It wasn’t too late in the night, but those railroad tracks and the empty lots made it the perfect scene in a scary movie, I had imagined it all in those few minutes. Such relief flooded us when we entered  the safety of our barrio. Kids were still out and about and Patty loosened up. I took advantage and knocked on a couple more doors in my hood. All was well that Halloween. Pero que susto!

Booty

We got home exhausted. I tossed my hefty candy bag onto the table, happy with my loot. Oh how sweet home was. I plopped myself down on the chair in the dining room, I was coming undone. So as I was pulling the stuffing out of me my ama was laughing at the image I created.

Ama: Como te fue?

Me: Ama, fue el día más feliz de mi vida!

My mother let out a gleeful carcajada.. Her way of laughing started from the bottom of her belly and rolled out past her mouth. I loved to make her laugh, it was always so contagious. She had  quite a laugh out loud moment.

 Counting all my worldly experiences of all my 12 years of living, I had declared, this had been the happiest day of my entire existence. I had already forgotten the pain in the butt it had been to walk. El Cucuy didn’t come for me, the tracks and all my fears were forgotten. 

LOL


I was pretty proud of myself whenever she told the story of my “happiest day of my life”. I’m so happy to have that treasure in my vault. The contagious laughter has carried on through her grandson Jonathan, everytime he has that LOL gut roaring laughter I remember my feisty ama.

What is your favorite trick or treating memory?

A Gift on Fathers Day

Fathers Day is tomorrow, it has been creeping up and almost catching me unawares.

As I’m sitting here pondering my dad and the dads I know, I’m leaning toward writing about a dad and his girl/s. I wish you could see my son with his 3 girly girls. He’s a tough daddy, a busy guy, but not too busy to take his little ladies on a date. I’ve got a kind hearted nephew who patiently chases after his tough tiny little dynamite Rosalie with her little sister in his arms. I’m not sure what amazes me more, his consistent patience or her endless energy.

Watching my Benjamin and the one little princess who quietly tamed the males in her home and her hardnose mama has been intriguing and sometimes frustrating, afterall I’m the queen of my home…Verdad que si? 

Hats off to Dads

 I’m so grateful for fathers who put their hands to the plow. Providing, praying, playing, platicando and just plain participating in the lives of their children 

From what I can tell, dads have an interesting dilemma in their hands. They’ve got to be generous, gentle, protective and  they’ve got to be tougher, smarter and faster than anyone else’s dad, hands down! For the record, my apa was.

The “solito” is a Zepeda family tradition

The Value of Words

My dad wasn’t a man of too many words. He said what he needed to say and rarely did he repeat himself. He didn’t pull out useless degrading words to accuse us with, but on the other hand, words of endearment for us were not heard from him. That was my norm, it was ok, until I became my Benjamins. I didn’t realize how much I truly did yearn for words of endearment and words of approval, quizás un poco exagerada with my need for them.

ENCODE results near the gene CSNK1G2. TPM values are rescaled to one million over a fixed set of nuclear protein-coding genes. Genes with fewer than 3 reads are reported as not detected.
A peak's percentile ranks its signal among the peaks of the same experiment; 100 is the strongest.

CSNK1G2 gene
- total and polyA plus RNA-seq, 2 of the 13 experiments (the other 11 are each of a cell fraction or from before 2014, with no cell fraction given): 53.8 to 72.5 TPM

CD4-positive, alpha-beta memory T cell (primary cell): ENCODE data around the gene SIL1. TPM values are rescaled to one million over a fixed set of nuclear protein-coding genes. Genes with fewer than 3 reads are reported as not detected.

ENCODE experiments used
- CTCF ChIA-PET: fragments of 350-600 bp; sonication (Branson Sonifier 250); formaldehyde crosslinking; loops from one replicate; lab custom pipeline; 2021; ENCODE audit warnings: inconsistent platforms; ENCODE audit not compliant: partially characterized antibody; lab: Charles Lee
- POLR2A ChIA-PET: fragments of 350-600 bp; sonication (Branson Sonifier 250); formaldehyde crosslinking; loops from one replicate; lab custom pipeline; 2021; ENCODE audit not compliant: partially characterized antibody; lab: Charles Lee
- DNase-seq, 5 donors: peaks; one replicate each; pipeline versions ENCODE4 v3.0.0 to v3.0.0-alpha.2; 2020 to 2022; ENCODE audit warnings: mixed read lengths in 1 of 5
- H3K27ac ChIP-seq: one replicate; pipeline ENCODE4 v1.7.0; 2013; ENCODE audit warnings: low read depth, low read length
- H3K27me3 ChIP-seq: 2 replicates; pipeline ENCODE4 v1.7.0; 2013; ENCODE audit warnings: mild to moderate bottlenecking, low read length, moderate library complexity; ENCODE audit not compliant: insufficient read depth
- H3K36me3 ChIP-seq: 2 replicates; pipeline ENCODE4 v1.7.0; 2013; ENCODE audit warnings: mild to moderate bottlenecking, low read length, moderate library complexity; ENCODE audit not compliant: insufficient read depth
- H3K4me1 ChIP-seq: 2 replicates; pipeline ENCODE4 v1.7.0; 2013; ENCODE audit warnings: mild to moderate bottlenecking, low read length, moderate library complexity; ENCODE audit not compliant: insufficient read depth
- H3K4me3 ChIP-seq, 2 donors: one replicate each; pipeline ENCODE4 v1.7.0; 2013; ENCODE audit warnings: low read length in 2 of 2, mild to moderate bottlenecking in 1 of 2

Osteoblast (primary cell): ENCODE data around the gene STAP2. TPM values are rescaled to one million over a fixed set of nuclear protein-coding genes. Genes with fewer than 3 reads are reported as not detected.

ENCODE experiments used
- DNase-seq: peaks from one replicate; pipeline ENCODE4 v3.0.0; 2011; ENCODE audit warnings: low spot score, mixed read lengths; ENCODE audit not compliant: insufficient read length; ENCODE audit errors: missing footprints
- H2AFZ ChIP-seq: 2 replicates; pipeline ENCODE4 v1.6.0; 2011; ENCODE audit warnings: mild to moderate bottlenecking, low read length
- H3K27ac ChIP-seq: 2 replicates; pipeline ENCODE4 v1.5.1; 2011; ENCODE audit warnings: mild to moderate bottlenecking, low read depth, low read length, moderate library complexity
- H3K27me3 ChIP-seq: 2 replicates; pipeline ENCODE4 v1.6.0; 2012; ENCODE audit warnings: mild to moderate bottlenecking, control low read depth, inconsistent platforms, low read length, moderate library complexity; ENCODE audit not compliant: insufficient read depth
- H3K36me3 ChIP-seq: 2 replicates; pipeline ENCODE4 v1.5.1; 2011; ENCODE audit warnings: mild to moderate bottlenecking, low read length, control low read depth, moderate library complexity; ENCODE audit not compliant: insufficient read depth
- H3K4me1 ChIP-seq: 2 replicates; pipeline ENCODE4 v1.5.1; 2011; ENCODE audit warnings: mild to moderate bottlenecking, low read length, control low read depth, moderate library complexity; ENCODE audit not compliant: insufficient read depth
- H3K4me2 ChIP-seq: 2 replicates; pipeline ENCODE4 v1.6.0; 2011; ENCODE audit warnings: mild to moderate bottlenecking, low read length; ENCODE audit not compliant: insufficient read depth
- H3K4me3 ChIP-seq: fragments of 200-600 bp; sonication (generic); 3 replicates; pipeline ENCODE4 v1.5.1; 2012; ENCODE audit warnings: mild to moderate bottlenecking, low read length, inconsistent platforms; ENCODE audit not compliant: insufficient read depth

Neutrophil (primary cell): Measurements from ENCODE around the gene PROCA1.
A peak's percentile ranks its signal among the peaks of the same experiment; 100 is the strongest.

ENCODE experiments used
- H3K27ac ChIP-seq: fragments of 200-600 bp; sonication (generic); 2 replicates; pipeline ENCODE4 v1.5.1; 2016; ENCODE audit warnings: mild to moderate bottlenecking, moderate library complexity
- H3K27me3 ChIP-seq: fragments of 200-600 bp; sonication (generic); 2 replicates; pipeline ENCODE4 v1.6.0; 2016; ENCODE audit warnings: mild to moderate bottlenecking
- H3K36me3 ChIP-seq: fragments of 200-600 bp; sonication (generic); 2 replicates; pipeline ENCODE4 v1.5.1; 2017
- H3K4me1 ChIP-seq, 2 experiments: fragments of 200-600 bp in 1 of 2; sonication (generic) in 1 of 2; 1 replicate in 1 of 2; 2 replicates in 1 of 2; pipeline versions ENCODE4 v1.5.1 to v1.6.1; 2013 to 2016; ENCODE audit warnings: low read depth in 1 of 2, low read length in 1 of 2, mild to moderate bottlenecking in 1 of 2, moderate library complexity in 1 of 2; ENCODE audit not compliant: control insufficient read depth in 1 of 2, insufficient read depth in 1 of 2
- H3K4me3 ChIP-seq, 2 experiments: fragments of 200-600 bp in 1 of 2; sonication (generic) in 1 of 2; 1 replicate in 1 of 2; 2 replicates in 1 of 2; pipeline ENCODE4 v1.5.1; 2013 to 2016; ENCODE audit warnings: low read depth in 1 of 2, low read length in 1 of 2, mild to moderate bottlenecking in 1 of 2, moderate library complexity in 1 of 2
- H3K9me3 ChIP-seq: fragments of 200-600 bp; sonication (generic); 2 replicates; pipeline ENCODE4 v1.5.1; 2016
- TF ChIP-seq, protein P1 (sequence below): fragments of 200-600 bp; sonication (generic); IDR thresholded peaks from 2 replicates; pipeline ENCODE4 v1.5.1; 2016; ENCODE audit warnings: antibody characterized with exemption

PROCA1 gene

As an adult, words are my commodity. Bad words and name calling are worthless, so I don’t carry them in my vault, except maybe to call myself a mensa, not good, I’m sure God doesn’t want to hear me calling myself a dummy. Good words of appreciation are valuable to me and I make sure I use them generously as needed. Now, words of endearment are like costly jewels, I do have a wealth of them in my heart and my mind, but it costs me a lot to hand them out. Esperate, it’s not because I don’t want to, I’m just afraid they’ll get thrown or lost in a bin of multitudes of words.  I didn’t realize how much I truly did yearn for words of endearment and words of approval, yet it’s when I don’t get them from my loves that I realize I need them, me entiendes? My Benjamin shows me everyday that he loves me by his actions. His willingness to care for me and our kids, his patience to help, ves? But when he looks at me and tells me, “I love you Rosie” Hijole! That cold blooded Englishman steals my heart again and again.

Learning to Appreciate

 I’m very thankful for my apa. In his old age and in my “mature” years, I’ve been able to look past the days of trouble and appreciate the earthly father God gave me.

For too long I saw his terrible shortcomings and focused on things that I didn’t get from my apa. Now that my apa is gone, now that I’m not too busy taking care of him, I can look back and see what he did give me and I appreciate him.

 I know now that I would have loved to hear these words from my apa “Si hija, te aprecio mucho” It was a bit awkward to even write it. Pero, I’ve also learned that his part in my life demonstrated his love and care and I’ve chosen to embrace the love he offered and put it on like a comfortable mantle.

Now I can look back into my experiences with him and see his love for me. Mira, I’ll show you 🙂

Middle School rite of passage